A Brit Celebrating Christmas In America
Told by the sarcastic Brit
If you have read some of my other posts you will know that I am currently living in the UK, and in a long distance relationship with my partner who lives in America. If you didn’t already know that, then, well, now you do.
With lockdowns and travel restrictions during the pandemic it’s been impossible for me to fly out to see my partner, with us having to cancel flights, and eventually our Christmas plans last year.
However, we had a Christmas miracle this year! I have been able to get out to the states for Christmas!
When we first embarked on this relationship, both me and my partner expected to see more similarities between our two countries than differences. But as time has gone on we have found that, though the UK and USA do have a lot in common, there are also so many things that we both just don’t understand about each other’s home countries, from language and food, to customs and traditions.
Christmas has been no different in giving us plenty of weird and wonderful Christmas traditions we found we were teaching one another.
It’s been very interesting to experience Christmas in a whole new way this year, and I wanted to share some of our most interesting findings with you, about some of the things that we Brits do differently at Christmas, or find odd about America (no offence intended, being an oddball myself, I like odd).
The American setup
First of all, though this isn’t a Christmas specific thing, I simply cannot continue this post without addressing the thing that has been the most mind blowing for me. The USA is HUGE compared to our little island, and while the UK is separated in some respects, we don’t have states like America does.
To me, the states are their own countries within a country, which just baffles me. Yes, there are federal laws, but there are also state laws which means that some rights and policies are different depending on where you are in the same country.
This also goes for the weather. You can experience pretty much every ecosystem with never even steeping foot out of the country.
Now, of course there is a little of this in the UK, with the North being colder than the South, and customs, terminology, accents and traditions being varied across the country, but the USA just seems to take it to a whole new level I have never experienced before. I’m still getting my head around it.
Oh, and I almost forgot, the time zones! Never have I ever traveled in a country where there are multiple different time zones. It still really confuses me. I mean, my partner was calling her mum, who lives in the same country, but was an hour ahead of us. Wow!
And it is with this that I should mention that my very first ever American Christmas experience took place in New Mexico, for context.
The USA welcomes you with a slap in the face
Now, another thing to note is that I was brought up in the Yorkshire countryside, so everything looks bigger to me in any city no matter how small. But again, anything I have seen in the UK seems to be magnified in the US.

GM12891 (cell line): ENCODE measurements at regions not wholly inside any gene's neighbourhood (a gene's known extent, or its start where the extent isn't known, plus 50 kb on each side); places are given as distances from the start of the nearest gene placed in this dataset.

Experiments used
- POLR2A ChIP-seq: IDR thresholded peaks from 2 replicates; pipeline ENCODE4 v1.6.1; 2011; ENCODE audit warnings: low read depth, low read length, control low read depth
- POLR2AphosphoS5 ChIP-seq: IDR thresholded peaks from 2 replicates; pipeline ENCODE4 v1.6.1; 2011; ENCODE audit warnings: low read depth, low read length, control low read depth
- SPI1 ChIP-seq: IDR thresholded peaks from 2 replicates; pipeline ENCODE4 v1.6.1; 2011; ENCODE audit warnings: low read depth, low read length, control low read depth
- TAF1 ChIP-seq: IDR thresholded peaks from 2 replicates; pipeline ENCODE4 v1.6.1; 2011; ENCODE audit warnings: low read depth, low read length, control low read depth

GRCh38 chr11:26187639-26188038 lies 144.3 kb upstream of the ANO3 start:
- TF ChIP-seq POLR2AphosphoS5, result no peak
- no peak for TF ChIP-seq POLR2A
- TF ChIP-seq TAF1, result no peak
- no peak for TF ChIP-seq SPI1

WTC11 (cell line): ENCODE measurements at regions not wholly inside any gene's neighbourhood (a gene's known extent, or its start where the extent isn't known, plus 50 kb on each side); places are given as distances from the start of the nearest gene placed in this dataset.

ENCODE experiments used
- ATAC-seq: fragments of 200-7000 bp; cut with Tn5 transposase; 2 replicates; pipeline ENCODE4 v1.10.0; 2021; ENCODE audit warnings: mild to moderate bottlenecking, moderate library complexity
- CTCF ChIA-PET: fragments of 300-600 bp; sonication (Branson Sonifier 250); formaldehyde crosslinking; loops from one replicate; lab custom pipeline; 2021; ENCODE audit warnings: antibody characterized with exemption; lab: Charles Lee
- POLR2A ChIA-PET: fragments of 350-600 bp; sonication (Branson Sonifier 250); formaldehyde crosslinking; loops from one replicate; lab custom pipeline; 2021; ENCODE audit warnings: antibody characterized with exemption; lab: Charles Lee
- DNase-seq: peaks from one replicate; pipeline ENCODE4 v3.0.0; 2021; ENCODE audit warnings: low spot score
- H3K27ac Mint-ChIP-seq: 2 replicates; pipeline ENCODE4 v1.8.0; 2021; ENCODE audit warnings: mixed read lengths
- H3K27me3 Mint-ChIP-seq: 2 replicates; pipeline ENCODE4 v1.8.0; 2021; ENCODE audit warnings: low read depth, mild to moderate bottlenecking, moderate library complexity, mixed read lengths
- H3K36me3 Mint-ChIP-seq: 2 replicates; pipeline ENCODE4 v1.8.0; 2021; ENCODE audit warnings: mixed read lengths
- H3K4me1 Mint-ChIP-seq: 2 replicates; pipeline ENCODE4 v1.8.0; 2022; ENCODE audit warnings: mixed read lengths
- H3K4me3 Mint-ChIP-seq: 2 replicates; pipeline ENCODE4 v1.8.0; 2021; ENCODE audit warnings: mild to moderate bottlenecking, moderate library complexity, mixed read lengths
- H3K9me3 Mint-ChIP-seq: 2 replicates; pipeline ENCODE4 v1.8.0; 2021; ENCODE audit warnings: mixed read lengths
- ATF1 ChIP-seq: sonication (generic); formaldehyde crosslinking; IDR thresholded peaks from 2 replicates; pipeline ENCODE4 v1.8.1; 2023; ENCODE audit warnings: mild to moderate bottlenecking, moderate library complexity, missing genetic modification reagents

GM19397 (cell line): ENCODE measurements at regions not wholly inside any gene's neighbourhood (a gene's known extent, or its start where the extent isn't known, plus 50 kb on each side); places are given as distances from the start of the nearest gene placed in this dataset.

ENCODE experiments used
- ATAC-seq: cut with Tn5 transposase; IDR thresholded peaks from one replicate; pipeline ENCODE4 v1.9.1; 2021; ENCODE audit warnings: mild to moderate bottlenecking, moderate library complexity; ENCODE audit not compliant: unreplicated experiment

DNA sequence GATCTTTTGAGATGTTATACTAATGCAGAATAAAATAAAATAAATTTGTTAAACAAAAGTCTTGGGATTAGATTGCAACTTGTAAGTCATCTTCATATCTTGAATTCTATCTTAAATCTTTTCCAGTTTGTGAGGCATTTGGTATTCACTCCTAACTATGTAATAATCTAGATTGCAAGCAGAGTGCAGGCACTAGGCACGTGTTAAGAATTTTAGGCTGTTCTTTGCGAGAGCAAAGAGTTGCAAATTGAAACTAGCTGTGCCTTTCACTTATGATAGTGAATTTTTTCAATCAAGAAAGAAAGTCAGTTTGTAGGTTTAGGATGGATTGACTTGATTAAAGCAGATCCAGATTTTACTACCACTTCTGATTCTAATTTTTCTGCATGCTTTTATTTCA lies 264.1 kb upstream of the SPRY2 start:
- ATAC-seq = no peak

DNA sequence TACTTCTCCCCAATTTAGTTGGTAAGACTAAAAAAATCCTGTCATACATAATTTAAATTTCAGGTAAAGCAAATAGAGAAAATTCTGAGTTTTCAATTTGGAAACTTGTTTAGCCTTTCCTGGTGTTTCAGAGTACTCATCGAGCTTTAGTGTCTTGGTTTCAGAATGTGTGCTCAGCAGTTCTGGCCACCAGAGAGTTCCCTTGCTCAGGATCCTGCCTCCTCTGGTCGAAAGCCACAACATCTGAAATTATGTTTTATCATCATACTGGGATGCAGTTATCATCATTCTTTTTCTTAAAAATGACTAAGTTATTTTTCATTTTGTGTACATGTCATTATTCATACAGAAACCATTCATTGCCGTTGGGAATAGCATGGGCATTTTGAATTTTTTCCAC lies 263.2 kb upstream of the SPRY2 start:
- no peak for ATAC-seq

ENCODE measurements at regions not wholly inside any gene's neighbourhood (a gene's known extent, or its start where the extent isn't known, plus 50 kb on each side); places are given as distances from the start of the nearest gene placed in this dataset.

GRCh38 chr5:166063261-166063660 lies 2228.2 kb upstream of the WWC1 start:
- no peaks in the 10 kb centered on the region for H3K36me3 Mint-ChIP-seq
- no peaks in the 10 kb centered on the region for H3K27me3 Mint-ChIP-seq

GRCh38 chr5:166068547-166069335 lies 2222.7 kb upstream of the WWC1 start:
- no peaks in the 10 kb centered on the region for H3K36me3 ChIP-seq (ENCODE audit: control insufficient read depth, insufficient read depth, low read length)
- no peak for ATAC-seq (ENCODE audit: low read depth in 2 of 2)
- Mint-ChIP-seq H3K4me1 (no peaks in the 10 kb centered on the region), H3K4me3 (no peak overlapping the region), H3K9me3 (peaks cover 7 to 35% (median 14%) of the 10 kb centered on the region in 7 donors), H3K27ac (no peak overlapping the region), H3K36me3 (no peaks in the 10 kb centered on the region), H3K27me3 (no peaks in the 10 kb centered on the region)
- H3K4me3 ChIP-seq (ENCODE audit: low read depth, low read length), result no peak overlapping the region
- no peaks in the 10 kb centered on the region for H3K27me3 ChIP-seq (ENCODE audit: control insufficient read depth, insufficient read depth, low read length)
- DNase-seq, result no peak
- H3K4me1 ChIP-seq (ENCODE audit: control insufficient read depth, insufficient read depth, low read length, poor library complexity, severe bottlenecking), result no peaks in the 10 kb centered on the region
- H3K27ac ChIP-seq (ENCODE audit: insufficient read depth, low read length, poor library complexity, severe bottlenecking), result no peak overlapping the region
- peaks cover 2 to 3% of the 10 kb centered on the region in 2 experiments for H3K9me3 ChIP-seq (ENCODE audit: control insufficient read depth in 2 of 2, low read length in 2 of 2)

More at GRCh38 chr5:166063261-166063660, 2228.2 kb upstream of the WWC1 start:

Again, not a Christmas thing, but the first thing I endured as soon as I left the airport was being hit by bright lights, loud BIG cars on roads with more lanes than I have ever seen before. There are billboards beaming at you from all directions silently shouting at you to ‘eat here’, or ‘buy this’.
I soon became overwhelmed with the fast paced way Americans seem to carry out their every day adventures, and I have since been on a quest for some noise managing earplugs to turn things down a bit.
Don’t get me wrong, it’s been amazing, and I am grateful for finally being able to be here. But boy, America is loud in every way, and it really has been an assault on the senses in a way I am not used to.
With Christmas being the time for celebration, and a lot of this involving food and drink, I can’t write this post without some special food and beverage mentions.
I start with eggnog because it has always intrigued me, and is probably the number one thing that I associate with an American Christmas. I have watched many a film and TV show where this drink is consumed at Christmas, so this was on the top of my ‘to try’ list.
I have been told that eggnog is very similar to ‘snowballs’, a drink often consumed at Christmas in the UK. But I found this to be very different, and I haven’t tried anything close to eggnog in the UK personally.
I hear there are alcoholic versions, and you can drink it cold or warm. But I decided to try the non alcoholic version first, so I could taste the basic flavours.
I loved it! To me it tastes like a mixture of liquid pumpkin pie and spiced custard. I drunk it cold but can see it being just as tasty with a little warmth.
For somebody with such a sweet tooth as I, it was so delicious. Like drinking desert, and who doesn’t want that at Christmas?
Lack of boozy fruit puddings
This is a double whammy, because first off, apparently our definition of pudding is not the same. In the US, pudding, so I have been told, is either jello (jelly in the UK), or a milk based dessert such as a mousse? So, as I understand it, sloppy deserts.